Wednesday, October 4, 2017

IMF warns on rising household debt and risks of "debt overhang"

Australia's high levels of household debt leave it potentially exposed to a global economic shock or a banking crisis, the International Monetary Fund has warned.

An IMF study into highly leveraged households and financial stability singles out Australia where household debt has risen to 100 percent of GDP, well ahead of other advanced economies where the ratio is lower at 63 percent.

"Higher growth in household debt is associated with a greater probability of banking crises," according to the IMF's latest Global Financial Stability Report.

"New empirical studies - as well as recent experience from the global financial crisis - have shown that increases in private sector credit, including household debt, may raise the likelihood of a financial crisis and could lead to lower growth."

The IMF warns the level of household debt "remains high by historical standards" and "has kept growing in other advanced economies such as Australia and Canada".

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While report says that debt can be positive in the long term, it cites research showing that high household indebtedness can cause "a significant debt overhang when a country faces extreme negative shocks".

"The global financial crisis suggests that high household debt can be a source of financial vulnerability and lead to prolonged recessions".

In addition to Australia and Canada, the study says Cyprus, Denmark, Switzerland and the Netherlands are also exposed to significantly higher levels of household debt.

The Reserve Bank of Australia has repeatedly warned about rising levels of household debt and that slowing wages growth means some consumers could struggle to meet mortgage repayments when interest rates start rising.

"Growth in housing debt has been outpacing the slow growth in household incomes for some time," governor Dr Philip Lowe said in a statement.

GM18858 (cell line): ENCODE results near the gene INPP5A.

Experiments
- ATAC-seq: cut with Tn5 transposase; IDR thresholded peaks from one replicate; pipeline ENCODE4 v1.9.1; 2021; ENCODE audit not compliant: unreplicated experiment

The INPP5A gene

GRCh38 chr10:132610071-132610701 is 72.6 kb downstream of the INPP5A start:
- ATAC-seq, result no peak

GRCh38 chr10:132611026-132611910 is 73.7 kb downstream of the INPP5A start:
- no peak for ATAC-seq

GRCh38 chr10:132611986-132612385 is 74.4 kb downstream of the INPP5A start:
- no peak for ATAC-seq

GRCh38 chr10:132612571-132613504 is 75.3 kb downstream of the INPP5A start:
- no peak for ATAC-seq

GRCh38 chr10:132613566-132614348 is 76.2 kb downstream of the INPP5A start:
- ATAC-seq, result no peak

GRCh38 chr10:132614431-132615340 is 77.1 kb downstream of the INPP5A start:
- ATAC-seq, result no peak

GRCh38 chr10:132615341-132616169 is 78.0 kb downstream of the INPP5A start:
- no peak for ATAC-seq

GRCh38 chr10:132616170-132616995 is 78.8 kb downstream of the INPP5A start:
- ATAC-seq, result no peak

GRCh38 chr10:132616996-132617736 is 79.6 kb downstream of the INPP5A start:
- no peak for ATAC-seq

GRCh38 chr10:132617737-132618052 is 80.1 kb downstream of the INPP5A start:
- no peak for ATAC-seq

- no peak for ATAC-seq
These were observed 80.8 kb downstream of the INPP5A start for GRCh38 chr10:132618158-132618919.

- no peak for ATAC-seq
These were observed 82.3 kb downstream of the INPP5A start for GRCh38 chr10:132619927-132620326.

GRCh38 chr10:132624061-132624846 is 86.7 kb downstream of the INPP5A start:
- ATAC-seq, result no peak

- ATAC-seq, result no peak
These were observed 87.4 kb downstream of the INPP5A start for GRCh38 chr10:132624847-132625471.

While the IMF points to positive effects of higher debt of through higher growth and lower unemployment, it warns the benefits are typically reversed in three to five years.

"There is a trade-off between the short-term benefits of rising household debt to growth and its medium-term costs to macroeconomic and financial stability," the study says.

The IMF also warned that some households increase debt and consumption based on the perceived wealth of their real estate investments.

"Households that base their expectations solely on extrapolations from past events, when house prices have been growing, may increase their borrowing during housing booms because they expect their home equity to continue growing," the research says.

Globally, the median household debt-to-GDP ratio among emerging market economies increased from 15 percent in 2008 to 21 percent in 2016.

Among advanced economies, the ratio increased from 52 percent to 63 percent over the same period.

The IMF says the negative medium-term consequences of higher household debt are more pronounced for advanced economies than for emerging market economies, where household debt is lower.

However, the IMF suggests that fallout from high household indebtedness could be softened if countries improve their financial regulation, reduce dependence on external financing, adopt flexible exchange rates, and lower income inequality.

The IMF's study is based on a study of more than 80 advanced and emerging economies where debt levels are rising a decade after the global financial crisis.

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